The term "war communism" usually refers to the period from mid-1918 to early 1921 when the Bolsheviks were attempting to consolidate power while fighting a brutal Civil War. It is used in particular to denote the economic policies of the Bolshevik Party, including forced requisitioning of foodstuffs, redistribution of land, nationalisation of industry, state management of production, centralisation of resource allocation, state monopolisation of trade, partial suspension of money transactions and the introduction of strict labour discipline. It is also associated with the radicalisation, militarisation and bureaucratisation of politics, the institutionalisation of the one-party state, increased exertion of party discipline, the repudiation of the political and cultural autonomy of civil society, and the intensification of repression in a vigorous class war.
Historians disagree, however, over what policies and practices constitute the key features of war communism, as well as over the timing of its introduction and even the usefulness of the term itself. These disputes have often been connected to debates about the role of ideology and pragmatism in measures implemented by the Bolsheviks in the Civil War period. Historians such as Lars Lih have shifted the debate to an examination of the roots of war communism in the centralising and mobilising wartime economies which developed in a number of countries, including Germany as well as the Russian Empire itself, between 1914 and 1918.
Reasons for adoption↑
In Soviet and Western literature there have been two dominant approaches to the policies of war communism, one focussing on ideological motivations and another stressing the pragmatic context of wartime economic emergency. These interpretations were often inseparable from broader conclusions about the origins of Stalinist totalitarianism or the enduring hallmarks of the Soviet system and potential for reform. The debate was complicated by the fact that both sides could quote statements by Vladimir Lenin (1870-1924) and other Bolsheviks in support of their arguments. Policies such as the nationalisation of industry, furthermore, could be plausibly explained as either ideologically motivated or as a response to practical problems. Some scholars, especially in the west, concluded that war communism was a mixture of improvisation in the face of emergency and application of socialist dogma.
When the Bolsheviks seized power they took over a war economy in a state of near collapse and set in motion events that led to the waging of a lengthy Civil War. In 1917 large and medium-sized factories produced about two-thirds of the output compared to 1913 and in 1918 the economy continued to face the onslaught of transport breakdown, inadequacy of raw material supplies, dislocation of the financial system, a capital investment shortage and unchecked inflation. The signing of the Treaty of Brest-Litovsk in March 1918 and Russia’s withdrawal from the First World War meant the Bolshevik government lost territory on which two-fifths of the country’s industrial resources had been concentrated. Financing for armaments production was temporarily halted, causing disruption as war-orientated factories were slow to convert to civilian work. Production fell again to a third of the 1917 level. Grain deficits were exacerbated by the lack of industrial goods to exchange with the countryside. Rapid descent into Civil War dislocated the economy further, cutting off urban areas such as Moscow and Petrograd under Bolshevik control from many of the grain-producing areas and requiring resources to be directed towards the efforts at the front. In this context, the expansion of the nationalisation of industry to the whole sphere of production served to make valuable stocks publicly available. Practices of forcible grain requisitioning and monopolisation of supply distribution were intended to ensure minimum levels of food reached the Red Army and the starving cities.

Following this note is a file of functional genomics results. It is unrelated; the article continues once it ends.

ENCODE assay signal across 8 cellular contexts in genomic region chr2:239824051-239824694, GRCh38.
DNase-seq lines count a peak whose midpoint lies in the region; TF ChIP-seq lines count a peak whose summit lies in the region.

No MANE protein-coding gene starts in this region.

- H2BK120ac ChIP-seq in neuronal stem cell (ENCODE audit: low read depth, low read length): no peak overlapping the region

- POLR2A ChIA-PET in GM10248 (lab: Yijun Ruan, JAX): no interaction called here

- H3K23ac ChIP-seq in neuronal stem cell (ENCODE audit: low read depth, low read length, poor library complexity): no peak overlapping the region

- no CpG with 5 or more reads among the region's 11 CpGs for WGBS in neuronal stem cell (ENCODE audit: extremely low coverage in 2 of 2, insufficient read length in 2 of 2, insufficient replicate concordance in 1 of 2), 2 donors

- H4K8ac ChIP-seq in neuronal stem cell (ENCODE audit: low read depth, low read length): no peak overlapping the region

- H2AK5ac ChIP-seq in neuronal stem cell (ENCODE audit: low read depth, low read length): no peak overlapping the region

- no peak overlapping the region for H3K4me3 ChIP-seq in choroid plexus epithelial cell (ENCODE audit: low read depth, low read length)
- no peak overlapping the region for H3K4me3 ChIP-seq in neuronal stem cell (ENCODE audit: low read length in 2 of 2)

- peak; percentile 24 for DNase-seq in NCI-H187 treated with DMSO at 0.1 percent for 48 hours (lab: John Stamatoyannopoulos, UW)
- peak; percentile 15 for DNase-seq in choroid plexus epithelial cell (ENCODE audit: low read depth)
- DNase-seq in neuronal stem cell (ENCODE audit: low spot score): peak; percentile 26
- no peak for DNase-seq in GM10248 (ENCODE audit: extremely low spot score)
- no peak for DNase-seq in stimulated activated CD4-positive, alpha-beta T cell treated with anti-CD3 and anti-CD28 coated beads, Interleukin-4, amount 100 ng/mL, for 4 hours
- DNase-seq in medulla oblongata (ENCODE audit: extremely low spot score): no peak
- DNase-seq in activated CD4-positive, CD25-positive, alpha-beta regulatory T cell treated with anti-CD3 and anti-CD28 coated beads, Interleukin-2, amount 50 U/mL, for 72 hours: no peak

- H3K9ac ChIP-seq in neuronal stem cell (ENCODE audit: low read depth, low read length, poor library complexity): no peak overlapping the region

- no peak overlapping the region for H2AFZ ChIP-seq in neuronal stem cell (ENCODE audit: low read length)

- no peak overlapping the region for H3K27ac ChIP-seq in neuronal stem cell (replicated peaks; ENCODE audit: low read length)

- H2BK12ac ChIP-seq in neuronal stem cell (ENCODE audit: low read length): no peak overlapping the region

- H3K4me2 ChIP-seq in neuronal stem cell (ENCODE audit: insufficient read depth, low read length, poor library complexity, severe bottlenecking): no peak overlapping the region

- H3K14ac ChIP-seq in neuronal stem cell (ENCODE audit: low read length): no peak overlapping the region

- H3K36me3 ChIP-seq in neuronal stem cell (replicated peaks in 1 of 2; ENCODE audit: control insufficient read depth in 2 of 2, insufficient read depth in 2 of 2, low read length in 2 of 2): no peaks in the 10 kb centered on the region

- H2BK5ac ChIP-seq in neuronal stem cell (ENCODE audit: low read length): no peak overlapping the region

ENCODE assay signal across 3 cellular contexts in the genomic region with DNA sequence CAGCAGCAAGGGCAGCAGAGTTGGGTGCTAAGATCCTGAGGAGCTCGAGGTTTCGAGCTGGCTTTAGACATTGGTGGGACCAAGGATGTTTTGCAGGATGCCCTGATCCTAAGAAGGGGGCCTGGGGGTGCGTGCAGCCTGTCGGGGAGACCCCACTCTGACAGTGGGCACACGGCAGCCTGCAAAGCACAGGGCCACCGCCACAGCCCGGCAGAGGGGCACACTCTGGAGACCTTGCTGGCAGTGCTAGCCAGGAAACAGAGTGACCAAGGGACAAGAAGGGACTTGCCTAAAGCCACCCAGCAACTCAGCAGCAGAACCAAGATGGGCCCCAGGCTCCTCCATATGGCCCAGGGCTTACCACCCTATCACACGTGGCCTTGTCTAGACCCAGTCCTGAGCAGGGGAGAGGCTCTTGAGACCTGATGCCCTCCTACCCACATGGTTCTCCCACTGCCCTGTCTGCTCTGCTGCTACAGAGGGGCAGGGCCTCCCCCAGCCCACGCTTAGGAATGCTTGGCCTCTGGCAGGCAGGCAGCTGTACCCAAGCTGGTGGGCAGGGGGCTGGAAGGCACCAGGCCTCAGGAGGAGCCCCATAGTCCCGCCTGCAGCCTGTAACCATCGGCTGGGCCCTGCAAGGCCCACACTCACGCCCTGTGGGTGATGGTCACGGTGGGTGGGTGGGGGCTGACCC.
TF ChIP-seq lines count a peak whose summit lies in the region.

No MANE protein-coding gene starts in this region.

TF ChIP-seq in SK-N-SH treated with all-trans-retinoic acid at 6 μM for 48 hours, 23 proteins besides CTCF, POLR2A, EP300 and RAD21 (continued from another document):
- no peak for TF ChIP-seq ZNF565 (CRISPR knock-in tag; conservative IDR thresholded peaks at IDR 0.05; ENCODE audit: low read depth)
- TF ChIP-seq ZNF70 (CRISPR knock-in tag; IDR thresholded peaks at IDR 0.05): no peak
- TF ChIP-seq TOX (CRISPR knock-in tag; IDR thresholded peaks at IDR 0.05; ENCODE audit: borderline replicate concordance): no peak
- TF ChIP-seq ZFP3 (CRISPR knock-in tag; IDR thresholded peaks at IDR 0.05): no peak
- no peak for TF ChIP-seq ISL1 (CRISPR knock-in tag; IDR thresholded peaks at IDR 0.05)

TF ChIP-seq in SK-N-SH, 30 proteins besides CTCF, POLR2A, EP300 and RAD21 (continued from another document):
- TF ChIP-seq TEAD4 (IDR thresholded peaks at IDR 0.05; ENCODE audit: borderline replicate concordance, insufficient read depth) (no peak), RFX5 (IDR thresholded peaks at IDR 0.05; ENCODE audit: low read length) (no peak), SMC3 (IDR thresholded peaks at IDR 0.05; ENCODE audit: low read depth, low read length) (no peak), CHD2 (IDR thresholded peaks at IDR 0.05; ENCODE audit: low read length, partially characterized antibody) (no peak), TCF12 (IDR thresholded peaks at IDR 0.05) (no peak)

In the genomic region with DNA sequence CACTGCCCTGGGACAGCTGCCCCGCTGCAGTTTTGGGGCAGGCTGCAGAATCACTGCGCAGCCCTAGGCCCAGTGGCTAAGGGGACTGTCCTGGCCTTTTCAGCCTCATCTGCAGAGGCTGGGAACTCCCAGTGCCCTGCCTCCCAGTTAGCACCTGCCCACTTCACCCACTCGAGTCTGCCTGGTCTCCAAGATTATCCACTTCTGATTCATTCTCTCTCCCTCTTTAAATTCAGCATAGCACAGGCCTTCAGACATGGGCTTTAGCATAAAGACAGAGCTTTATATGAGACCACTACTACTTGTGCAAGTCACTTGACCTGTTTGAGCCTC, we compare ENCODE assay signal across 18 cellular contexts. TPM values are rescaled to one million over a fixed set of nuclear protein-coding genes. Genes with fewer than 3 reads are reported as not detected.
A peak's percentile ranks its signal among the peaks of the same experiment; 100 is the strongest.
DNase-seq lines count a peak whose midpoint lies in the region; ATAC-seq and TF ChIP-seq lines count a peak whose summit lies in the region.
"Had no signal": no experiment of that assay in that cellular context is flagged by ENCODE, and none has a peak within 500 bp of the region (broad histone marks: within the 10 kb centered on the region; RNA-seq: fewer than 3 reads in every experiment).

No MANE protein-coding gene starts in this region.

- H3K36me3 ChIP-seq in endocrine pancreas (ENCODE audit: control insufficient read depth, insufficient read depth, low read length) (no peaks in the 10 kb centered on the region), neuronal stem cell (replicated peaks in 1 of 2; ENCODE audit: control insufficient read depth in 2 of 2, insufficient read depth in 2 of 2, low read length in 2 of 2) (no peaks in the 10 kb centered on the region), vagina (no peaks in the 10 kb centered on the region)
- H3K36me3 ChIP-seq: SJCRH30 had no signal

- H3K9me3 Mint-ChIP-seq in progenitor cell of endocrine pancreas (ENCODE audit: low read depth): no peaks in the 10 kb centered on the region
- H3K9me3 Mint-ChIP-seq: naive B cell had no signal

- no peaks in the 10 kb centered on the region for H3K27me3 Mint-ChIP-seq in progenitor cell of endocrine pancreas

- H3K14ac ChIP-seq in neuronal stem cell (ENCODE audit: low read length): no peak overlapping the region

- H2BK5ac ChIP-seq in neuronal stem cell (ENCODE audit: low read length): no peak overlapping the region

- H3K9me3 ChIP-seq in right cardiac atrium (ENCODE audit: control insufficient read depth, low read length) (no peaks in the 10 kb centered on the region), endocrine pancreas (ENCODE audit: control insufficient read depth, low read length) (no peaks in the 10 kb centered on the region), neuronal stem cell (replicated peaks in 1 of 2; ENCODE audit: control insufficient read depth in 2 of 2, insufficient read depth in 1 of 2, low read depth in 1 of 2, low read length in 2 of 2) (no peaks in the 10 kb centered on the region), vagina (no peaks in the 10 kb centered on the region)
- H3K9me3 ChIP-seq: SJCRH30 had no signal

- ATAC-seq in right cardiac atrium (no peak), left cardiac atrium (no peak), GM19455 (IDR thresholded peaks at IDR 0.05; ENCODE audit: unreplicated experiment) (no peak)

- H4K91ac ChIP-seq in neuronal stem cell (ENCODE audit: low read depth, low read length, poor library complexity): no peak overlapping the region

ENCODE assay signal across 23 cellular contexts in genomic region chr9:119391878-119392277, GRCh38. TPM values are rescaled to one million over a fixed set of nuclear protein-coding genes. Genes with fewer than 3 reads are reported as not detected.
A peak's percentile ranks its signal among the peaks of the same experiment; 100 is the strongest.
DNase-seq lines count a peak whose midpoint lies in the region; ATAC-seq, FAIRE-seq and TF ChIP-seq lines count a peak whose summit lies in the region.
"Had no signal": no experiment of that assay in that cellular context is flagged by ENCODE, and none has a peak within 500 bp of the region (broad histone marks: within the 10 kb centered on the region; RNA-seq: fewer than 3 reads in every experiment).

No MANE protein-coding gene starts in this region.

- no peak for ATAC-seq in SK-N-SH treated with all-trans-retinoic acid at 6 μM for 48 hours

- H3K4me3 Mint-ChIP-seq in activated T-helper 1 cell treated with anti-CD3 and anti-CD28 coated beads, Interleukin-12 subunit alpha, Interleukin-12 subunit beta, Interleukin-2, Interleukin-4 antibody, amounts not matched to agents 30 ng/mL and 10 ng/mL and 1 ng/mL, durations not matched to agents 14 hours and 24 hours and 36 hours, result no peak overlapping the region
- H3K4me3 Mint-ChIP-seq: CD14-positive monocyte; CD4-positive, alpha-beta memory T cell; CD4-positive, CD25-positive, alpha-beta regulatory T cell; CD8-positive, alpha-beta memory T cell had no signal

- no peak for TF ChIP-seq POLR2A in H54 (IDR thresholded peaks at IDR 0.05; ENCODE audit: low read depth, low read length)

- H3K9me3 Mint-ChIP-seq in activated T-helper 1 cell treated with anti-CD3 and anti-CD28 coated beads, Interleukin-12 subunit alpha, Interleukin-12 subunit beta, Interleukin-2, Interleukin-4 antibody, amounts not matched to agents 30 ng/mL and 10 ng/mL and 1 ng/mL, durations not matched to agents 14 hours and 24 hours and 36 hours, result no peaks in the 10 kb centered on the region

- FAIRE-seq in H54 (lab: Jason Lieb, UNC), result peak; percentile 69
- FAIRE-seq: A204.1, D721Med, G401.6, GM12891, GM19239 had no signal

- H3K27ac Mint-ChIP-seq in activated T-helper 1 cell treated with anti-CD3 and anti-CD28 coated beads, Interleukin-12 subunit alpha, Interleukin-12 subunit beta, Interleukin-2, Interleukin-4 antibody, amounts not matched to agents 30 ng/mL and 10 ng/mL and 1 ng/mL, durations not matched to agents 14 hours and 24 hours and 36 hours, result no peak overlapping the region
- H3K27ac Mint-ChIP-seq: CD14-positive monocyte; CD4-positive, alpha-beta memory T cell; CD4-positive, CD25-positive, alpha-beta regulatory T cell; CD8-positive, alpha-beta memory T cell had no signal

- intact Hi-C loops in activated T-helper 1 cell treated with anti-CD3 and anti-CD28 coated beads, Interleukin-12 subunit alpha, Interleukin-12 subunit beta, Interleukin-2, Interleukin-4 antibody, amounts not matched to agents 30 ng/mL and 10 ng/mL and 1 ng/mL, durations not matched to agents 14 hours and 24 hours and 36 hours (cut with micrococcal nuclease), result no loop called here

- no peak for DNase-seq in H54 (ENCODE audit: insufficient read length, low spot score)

The Bolsheviks seized power with the aim of totally transforming economic and social relations in order to build socialism and prepare for a transition to communism. The period of war communism was one of immense hardship and also of wild revolutionary enthusiasm for leaping forward into the new society. Although both Karl Marx (1818-1883) and Lenin avoided providing detailed programmes for this transition, the party possessed a set of principles that shaped their choices once in power. These principles incorporated goals such as the abolition of private property and the free market and were marked by a political thinking revolving around class and a preference for centralisation and maximisation of state control. Food requisitioning in the countryside was carried out as a matter not just of securing supplies but also of conducting class warfare. The Bolsheviks set up rural poor committees, for example, on the mistaken assumption that poor peasants would collaborate with the central organs of food procurement to extract surplus from wealthy peasants. Some aspects of labour mobilisation, such as the mass mobilisation of the urban population in unpaid Saturday and Sunday work, had greater symbolic significance than economic, providing a means of extolling communist labour among the general population, instilling discipline in party members and striking a blow against organised religion.